Another way is posible– Yugoslavian computer revolution


At some point in time, future looked much more exciting. In the 80's young technologists revolutionized Yugoslavian computing. New wave of computer freedom.

Is that vision lost? 

Somehow when we don't appreciate what we have, someone can just come and take it (slowly).  Now we are stacked with technology gatekeepers, giant monopolies, exploited by spyware and advertisers. We are being seduced by fake idols of Silicon Valley. Mislead by corporate media. Free hardware and software have fall behind and struggling to catch up. Small adoption and investments makes it harder to use, update and innovate. Rising awareness of user abuse makes us think more about it and look for a free alternatives.     

About the magic of "Open" 

Open model for hardware and software can benefit many and spark creativity and innovation. We even have to fight today to be able to repair our devices. Computers, phones, printers can be sabotaged behind the wall (closed source) with planned obsolescence. (Hello Apple, we noticed). In closed source, it's much more difficult to detect unethical, malicious actions.  Open model makes possible for an independent researchers to see what's happening in source code of application, computer hardware drivers etc. Ethical hackers, penetration testers can build reputation by finding weaknesses or backdoors. It gives incentives to companies and institutions to invest in Open Software and Hardware to be able to protect their data.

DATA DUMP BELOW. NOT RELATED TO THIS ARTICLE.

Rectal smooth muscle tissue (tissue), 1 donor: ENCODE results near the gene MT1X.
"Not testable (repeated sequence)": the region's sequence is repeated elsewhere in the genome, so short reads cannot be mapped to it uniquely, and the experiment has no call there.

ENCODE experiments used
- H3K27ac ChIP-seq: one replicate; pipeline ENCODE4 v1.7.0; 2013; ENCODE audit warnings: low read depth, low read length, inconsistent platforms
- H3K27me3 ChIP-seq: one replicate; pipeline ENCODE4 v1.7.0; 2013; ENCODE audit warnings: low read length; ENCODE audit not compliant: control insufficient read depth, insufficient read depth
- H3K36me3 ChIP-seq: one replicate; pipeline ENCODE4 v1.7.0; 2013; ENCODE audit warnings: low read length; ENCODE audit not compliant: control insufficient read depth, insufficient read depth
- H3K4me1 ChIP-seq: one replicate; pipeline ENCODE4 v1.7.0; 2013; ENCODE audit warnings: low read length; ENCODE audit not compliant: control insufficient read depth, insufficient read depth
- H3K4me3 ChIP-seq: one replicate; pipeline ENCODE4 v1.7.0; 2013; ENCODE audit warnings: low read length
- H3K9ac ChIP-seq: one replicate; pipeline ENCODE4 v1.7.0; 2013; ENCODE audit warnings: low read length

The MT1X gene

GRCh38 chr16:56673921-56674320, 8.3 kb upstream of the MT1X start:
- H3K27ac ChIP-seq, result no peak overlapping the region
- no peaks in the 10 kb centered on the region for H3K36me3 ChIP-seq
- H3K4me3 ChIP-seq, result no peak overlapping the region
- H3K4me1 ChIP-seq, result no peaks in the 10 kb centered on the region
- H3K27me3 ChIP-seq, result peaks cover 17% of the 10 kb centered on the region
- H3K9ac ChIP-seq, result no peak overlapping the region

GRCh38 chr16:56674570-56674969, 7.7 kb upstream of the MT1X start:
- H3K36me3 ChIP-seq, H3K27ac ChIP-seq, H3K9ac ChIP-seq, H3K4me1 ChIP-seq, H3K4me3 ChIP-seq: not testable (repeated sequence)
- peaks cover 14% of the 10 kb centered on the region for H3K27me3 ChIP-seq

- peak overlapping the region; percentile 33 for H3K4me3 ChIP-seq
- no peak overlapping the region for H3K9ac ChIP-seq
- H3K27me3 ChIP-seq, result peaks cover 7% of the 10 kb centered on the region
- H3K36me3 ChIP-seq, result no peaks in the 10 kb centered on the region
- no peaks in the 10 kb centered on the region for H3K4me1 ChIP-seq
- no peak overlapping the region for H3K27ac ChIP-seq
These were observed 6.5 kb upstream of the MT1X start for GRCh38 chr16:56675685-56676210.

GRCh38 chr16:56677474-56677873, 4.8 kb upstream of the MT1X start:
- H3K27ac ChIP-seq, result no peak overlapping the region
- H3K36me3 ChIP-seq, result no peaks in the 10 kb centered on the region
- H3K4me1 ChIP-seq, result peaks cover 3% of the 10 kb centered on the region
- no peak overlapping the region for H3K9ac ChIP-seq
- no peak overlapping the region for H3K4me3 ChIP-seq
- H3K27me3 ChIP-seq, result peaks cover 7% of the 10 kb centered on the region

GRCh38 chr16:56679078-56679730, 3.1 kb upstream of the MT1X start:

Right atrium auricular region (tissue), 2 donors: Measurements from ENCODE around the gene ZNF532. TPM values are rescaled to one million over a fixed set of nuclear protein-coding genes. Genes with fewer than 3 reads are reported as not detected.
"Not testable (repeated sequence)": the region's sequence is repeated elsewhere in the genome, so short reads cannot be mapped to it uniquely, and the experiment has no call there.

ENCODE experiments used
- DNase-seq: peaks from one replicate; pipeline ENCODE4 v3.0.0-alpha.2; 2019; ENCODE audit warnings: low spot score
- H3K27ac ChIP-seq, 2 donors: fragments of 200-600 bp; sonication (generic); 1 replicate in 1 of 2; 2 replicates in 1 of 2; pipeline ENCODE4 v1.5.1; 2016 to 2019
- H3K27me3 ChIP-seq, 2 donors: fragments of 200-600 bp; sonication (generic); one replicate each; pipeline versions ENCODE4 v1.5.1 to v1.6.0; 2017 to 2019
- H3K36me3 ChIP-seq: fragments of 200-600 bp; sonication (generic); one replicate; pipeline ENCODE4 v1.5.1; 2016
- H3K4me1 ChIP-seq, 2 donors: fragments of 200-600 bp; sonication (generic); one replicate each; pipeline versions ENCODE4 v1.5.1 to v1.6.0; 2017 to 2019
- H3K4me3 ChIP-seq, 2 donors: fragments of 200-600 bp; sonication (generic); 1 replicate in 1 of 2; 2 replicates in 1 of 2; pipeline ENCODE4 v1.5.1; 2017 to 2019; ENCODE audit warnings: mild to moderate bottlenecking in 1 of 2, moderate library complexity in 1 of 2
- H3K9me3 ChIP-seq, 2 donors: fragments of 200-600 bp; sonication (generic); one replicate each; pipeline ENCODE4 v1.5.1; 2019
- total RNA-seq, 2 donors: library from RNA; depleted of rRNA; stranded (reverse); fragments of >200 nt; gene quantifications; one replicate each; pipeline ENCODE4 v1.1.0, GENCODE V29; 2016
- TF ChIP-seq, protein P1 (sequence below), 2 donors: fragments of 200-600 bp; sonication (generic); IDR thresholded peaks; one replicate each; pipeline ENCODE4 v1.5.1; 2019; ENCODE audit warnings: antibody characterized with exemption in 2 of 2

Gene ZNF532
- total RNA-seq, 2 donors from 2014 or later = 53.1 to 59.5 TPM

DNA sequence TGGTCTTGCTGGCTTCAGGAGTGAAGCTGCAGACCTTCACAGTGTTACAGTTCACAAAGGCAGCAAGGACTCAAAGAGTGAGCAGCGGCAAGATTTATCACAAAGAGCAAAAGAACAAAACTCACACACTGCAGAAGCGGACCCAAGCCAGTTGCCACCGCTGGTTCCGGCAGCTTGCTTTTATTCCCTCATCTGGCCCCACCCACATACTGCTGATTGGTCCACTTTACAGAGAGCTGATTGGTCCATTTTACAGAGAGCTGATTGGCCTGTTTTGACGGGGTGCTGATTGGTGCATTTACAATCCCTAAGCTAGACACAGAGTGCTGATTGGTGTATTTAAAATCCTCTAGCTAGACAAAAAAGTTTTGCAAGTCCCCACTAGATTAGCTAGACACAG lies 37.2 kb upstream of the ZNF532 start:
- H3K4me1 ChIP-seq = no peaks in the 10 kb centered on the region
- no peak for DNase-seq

Back to history lesson:

Great story from Cory Doctrow about Galaksija PCs from Yugoslavia

In 1948, Yugoslavia was expelled from Cominform, the Soviet information agency, in retaliation for its "non-aligned" status; deprived of information-processing capacity, the country created its own IT industry from scratch. 

Cory Doctorow link to thread source : Tweet thread

Yugoslavia's high tariffs and uneasy status on the world stage meant that by the 1970s, members of the New Wave" - science and tech enthusiasts who clustered around the sf/electronic mag Galaksija - could only play with PCs by pooling their money to import western machines.